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Published on Dec 1, 2011
Tomás Luis de Victoria (c. 1548 - 1611): O MAGNUM MYSTERIUM
I think that this is one of the most touching choral pieces which ever came out of the 16th century.
Tomás Luis de Victoria, sometimes Italianised da Vittoria, was a Spanish composer of the late Renaissance. "The Spanish Palestrina", as he is known, was the most famous composer of the 16th century in Spain, and one of the most important composers of the Counter-Reformation, along with Giovanni da Palestrina and Orlando di Lasso. Victoria was not only a composer, but also an accomplished organist and singer. However, he preferred the life of a composer rather than that of a performer.
Victoria has been praised for his melodic phrases and his joyful inventions. One can hear in his music a mystical intensity and direct emotional appeal. Stylistically his music avoids the elaborate counterpoint of many of his contemporaries, preferring simple line and homophonic textures, yet seeking rhythmic variety and sometimes including intense and surprising contrasts. His melodic writing and use of dissonance is more free than that of Palestrina; occasionally he uses intervals which are prohibited in the strict application of 16th century counterpoint. Victoria sometimes uses dramatic word-painting, of a kind usually found only in madrigals.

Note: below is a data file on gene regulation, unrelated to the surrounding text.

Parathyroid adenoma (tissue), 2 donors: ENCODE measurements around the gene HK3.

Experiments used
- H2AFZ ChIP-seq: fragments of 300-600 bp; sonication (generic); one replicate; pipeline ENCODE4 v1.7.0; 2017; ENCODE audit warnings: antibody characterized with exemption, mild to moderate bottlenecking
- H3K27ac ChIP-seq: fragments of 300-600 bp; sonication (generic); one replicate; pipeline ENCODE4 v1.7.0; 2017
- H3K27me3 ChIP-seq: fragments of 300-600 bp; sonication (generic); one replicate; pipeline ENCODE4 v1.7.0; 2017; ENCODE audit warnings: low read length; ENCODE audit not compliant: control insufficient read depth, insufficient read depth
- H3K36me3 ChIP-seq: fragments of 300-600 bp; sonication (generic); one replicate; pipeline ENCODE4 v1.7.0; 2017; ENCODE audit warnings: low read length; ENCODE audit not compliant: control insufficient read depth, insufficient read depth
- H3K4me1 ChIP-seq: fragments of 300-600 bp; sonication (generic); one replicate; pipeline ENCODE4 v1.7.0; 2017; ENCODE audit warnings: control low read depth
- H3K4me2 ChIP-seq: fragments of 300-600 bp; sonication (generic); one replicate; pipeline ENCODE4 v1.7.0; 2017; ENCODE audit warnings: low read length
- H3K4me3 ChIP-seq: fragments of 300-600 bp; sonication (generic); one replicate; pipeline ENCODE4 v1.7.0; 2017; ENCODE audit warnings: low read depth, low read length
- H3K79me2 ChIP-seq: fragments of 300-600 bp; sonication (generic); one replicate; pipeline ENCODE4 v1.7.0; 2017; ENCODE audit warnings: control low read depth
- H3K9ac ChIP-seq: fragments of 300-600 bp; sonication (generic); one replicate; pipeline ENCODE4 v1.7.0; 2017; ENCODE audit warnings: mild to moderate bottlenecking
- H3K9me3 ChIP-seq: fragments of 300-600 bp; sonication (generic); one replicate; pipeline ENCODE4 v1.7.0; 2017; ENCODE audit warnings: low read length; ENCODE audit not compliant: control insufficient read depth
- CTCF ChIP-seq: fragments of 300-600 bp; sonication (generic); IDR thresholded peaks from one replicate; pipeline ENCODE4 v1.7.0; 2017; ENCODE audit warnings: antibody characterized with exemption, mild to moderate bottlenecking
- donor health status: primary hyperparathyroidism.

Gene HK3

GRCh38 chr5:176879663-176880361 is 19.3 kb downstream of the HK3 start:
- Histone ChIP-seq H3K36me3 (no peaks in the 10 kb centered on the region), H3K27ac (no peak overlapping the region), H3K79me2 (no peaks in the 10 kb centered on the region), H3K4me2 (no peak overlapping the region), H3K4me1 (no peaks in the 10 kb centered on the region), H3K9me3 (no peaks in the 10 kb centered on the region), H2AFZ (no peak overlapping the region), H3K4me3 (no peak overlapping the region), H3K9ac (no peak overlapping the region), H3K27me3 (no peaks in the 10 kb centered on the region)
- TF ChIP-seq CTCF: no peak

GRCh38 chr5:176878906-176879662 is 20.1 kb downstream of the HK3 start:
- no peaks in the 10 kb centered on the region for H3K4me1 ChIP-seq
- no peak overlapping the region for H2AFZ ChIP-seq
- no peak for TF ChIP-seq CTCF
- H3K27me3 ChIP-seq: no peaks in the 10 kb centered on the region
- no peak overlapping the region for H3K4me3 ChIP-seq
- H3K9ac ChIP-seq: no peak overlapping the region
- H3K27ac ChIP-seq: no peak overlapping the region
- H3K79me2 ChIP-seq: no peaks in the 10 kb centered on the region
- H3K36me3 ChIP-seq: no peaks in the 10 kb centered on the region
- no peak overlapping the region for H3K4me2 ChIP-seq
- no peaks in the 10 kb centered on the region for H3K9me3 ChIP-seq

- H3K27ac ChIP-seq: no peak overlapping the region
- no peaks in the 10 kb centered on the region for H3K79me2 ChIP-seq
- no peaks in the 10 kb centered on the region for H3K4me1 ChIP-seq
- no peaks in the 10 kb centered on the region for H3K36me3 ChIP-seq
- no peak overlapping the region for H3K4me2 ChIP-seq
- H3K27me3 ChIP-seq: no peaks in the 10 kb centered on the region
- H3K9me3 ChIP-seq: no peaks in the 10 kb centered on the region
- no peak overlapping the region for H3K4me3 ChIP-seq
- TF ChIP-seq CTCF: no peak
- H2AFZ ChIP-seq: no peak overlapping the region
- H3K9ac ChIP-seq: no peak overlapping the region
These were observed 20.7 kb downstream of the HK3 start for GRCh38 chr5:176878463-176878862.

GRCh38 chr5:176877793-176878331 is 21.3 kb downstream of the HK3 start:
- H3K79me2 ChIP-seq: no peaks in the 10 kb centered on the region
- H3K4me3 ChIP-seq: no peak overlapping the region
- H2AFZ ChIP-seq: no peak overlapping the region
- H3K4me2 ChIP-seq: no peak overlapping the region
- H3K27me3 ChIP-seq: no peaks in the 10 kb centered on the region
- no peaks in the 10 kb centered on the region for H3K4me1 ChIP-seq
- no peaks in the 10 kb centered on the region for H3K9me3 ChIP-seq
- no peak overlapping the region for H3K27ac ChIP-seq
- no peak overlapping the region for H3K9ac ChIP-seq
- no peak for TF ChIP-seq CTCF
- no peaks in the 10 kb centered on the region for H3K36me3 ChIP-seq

O magnum mysterium et admirabile sacramentum, ut animalia viderent Dominum natum jacentem in praesepio. O beata Virgo, cujus viscera meruerunt portare Dominum Jesum Christum. Alleluia!
O great mystery and wonderful sacrament, that the animals should see the new-born Lord lying in a manger. Blessed is the Virgin whose womb was worthy to bear Christ the Lord. Alleluia!